We report genome-wide ancient DNA from 44 ancient Near Easterners ranging in time between ~12,000 and 1,400 bc, from Natufian hunter–gatherers to Bronze Age farmers. We show that the earliest populations of the Near East derived around half their ancestry from a ‘Basal Eurasian’ lineage that had little if any Neanderthal admixture and that separated from other non-African lineages before their separation from each other. The first farmers of the southern Levant (Israel and Jordan) and Zagros Mountains (Iran) were strongly genetically differentiated, and each descended from local hunter–gatherers. By the time of the Bronze Age, these two populations and Anatolian-related farmers had mixed with each other and with the hunter–gatherers of Europe to greatly reduce genetic differentiation. The impact of the Near Eastern farmers extended beyond the Near East: farmers related to those of Anatolia spread westward into Europe; farmers related to those of the Levant spread southward into East Africa; farmers related to those of Iran spread northward into the Eurasian steppe; and people related to both the early farmers of Iran and to the pastoralists of the Eurasian steppe spread eastward into South Asia.

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European Nucleotide Archive

Data deposits

The aligned sequences are available through the European Nucleotide Archive under accession number PRJEB14455. Fully public subsets of the analysis datasets are at http://genetics.med.harvard.edu/reichlab/Reich_Lab/Datasets.html. The complete dataset (including present-day humans for which the informed consent is not consistent with public posting of data) is available to researchers who send a signed letter to D.R. indicating that they will abide by specified usage conditions (Supplementary Information, section 2).


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We thank the 238 human subjects who donated samples for genome-wide analysis, and D. Labuda and P. Zalloua for sharing samples from Poland and Lebanon. The Fig. 1a map was plotted in R using the worldHiRes map of the ‘mapdata’ package (using public domain data from the CIA World Data Bank II). We thank O. Bar-Yosef, M. Bonogofsky, I. Hershkowitz, M. Lipson, I. Mathieson, H. May, R. Meadow, I. Olalde, S. Paabo, P. Skoglund, and N. Nakatsuka for comments and critiques, and D. Bradley, M. Dallakyan, S. Esoyan, M. Ferry and M. Michel, and A. Yesayan, for contributions to bone preparation and ancient DNA work. D.F. and M.N. were supported by Irish Research Council grants GOIPG/2013/36 and GOIPD/2013/1, respectively. S.C. was funded by the Irish Research Council for Humanities and Social Sciences (IRCHSS) ERC Support Programme. Q.F. was funded by the Bureau of International Cooperation of the Chinese Academy of Sciences, the National Natural Science Foundation of China (L1524016) and the Chinese Academy of Sciences Discipline Development Strategy Project (2015-DX-C-03). The Scottish diversity data was funded by the Chief Scientist Office of the Scottish Government Health Directorates (CZD/16/6), the Scottish Funding Council (HR03006), and a project grant from the Scottish Executive Health Department, Chief Scientist Office (CZB/4/285). M.S., A.Tön., M.B. and P.K. were supported by the German Research Foundation (CRC 1052; B01, B03, C01). M.S.-P. was funded by a Wenner-Gren Foundation Dissertation Fieldwork grant (9005), and by the National Science Foundation DDRIG (BCS-1455744). P.K. was funded by the Federal Ministry of Education and Research, Germany (FKZ: 01EO1501). J.F.W. acknowledge the MRC ‘QTL in Health and Disease’ programme grant. The Romanian diversity data was supported by the EC Commission, Directorate General XII (Supplementary Agreement ERBCIPDCT 940038 to the Contract ERBCHRXCT 920032, coordinated by A. Piazza, Turin, Italy). M.R. received support from the Leverhulme Trust’s Doctoral Scholarship programme. O.S. and A.Tor. were supported by the University of Pavia (MIGRAT-IN-G) and the Italian Ministry of Education, University and Research: Progetti Ricerca Interesse Nazionale 2012. The Raqefet Cave Natufian project was supported by funds from the National Geographic Society (grant 8915-11), the Wenner-Gren Foundation (grant 7481) and the Irene Levi-Sala CARE Foundation, while radiocarbon dating on the samples was funded by the Israel Science Foundation (grant 475/10; E. Boaretto). R.P. was supported by ERC starting grant ADNABIOARC (263441). D.R. was supported by NIH grant GM100233, by NSF HOMINID BCS-1032255, and is a Howard Hughes Medical Institute investigator.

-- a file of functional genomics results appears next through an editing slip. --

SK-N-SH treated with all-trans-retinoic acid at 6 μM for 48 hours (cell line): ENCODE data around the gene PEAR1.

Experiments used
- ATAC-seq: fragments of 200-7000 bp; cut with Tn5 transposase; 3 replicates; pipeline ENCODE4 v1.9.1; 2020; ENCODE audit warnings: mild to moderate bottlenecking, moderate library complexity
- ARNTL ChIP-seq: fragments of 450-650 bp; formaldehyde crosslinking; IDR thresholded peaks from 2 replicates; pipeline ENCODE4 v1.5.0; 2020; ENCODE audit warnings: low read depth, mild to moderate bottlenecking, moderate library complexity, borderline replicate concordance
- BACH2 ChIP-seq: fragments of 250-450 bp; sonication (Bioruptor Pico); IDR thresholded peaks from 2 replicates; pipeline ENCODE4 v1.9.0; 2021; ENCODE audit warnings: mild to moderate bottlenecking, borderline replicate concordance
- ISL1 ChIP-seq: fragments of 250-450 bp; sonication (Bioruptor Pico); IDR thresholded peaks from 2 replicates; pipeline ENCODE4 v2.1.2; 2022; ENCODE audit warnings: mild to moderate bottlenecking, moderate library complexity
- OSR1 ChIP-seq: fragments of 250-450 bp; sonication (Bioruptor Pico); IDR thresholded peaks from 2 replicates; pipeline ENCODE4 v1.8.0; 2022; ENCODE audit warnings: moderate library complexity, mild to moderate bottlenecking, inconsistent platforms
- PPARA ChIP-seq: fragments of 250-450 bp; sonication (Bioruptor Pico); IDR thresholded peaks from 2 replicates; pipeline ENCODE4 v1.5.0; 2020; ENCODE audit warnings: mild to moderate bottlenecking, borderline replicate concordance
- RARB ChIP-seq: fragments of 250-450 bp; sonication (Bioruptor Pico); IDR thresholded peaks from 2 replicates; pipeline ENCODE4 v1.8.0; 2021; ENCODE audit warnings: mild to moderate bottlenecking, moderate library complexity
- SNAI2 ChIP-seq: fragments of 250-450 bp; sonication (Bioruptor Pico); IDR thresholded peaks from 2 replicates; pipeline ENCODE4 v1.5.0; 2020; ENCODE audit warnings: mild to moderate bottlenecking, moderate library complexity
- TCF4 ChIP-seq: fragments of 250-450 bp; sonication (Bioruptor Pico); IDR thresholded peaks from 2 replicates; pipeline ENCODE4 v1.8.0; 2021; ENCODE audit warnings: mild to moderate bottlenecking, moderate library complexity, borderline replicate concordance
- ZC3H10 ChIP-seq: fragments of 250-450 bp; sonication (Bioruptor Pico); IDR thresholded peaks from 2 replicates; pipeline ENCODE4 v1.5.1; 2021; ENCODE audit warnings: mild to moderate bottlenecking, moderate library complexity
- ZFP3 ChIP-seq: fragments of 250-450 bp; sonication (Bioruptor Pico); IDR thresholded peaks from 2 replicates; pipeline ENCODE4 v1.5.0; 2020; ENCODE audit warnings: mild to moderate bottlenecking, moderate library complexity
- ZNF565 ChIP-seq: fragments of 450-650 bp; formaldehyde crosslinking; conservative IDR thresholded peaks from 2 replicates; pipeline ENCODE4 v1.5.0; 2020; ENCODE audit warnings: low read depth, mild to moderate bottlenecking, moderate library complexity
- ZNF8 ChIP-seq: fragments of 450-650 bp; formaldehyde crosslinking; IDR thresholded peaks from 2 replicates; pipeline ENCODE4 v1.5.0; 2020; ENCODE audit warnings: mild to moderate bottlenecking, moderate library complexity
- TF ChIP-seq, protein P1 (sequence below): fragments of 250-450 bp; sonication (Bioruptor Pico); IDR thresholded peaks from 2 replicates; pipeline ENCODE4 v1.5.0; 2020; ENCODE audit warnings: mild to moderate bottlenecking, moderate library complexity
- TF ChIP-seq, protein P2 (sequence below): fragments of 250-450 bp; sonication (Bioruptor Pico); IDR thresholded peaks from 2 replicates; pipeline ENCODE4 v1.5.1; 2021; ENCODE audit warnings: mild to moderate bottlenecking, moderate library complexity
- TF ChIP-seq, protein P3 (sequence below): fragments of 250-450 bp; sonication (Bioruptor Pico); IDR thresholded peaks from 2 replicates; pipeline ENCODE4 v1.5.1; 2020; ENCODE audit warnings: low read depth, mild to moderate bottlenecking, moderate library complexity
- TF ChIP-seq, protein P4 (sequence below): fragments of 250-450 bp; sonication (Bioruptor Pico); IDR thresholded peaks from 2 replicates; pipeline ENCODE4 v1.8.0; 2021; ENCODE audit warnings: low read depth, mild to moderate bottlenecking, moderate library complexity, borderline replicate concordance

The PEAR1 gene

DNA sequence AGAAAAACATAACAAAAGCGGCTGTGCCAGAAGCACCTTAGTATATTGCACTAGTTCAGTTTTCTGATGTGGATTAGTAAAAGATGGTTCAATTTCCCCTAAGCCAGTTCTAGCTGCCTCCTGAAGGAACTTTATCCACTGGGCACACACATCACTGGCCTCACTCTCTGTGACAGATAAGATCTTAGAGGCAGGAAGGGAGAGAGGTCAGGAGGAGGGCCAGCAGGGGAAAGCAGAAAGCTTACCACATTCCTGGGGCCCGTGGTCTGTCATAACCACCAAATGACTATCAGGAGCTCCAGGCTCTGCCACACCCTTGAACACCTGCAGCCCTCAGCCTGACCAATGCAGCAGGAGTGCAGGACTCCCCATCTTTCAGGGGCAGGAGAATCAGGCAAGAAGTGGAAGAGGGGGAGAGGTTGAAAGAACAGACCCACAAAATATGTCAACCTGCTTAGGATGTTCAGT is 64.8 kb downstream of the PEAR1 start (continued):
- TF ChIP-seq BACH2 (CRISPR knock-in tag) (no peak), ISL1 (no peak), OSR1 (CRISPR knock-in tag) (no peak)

Author information

Author notes

    • Ron Pinhasi
    •  & David Reich

    These authors jointly supervised this work.


  1. Department of Genetics, Harvard Medical School, Boston, Massachusetts 02115, USA

    • Iosif Lazaridis
    • , Nadin Rohland
    • , Swapan Mallick
    • , Kristin Stewardson
    • , Eadaoin Harney
    • , Qiaomei Fu
    •  & David Reich
  2. Broad Institute of MIT and Harvard, Cambridge, Massachusetts 02142, USA

    • Iosif Lazaridis
    • , Swapan Mallick
    • , Nick Patterson
    •  & David Reich
  3. The Zinman Institute of Archaeology, University of Haifa, Haifa 3498838, Israel

    • Dani Nadel
  4. Department of Anthropology, Whitman College, Walla Walla, Washington 99362, USA

    • Gary Rollefson
  5. Department of Archaeology, Simon Fraser University, Burnaby, British Columbia V5A 1S6, Canada

    • Deborah C. Merrett
  6. Howard Hughes Medical Institute, Harvard Medical School, Boston, Massachusetts 02115, USA

    • Swapan Mallick
    • , Kristin Stewardson
    • , Eadaoin Harney
    •  & David Reich
  7. School of Archaeology and Earth Institute, Belfield, University College Dublin, Dublin 4, Ireland

    • Daniel Fernandes
    • , Mario Novak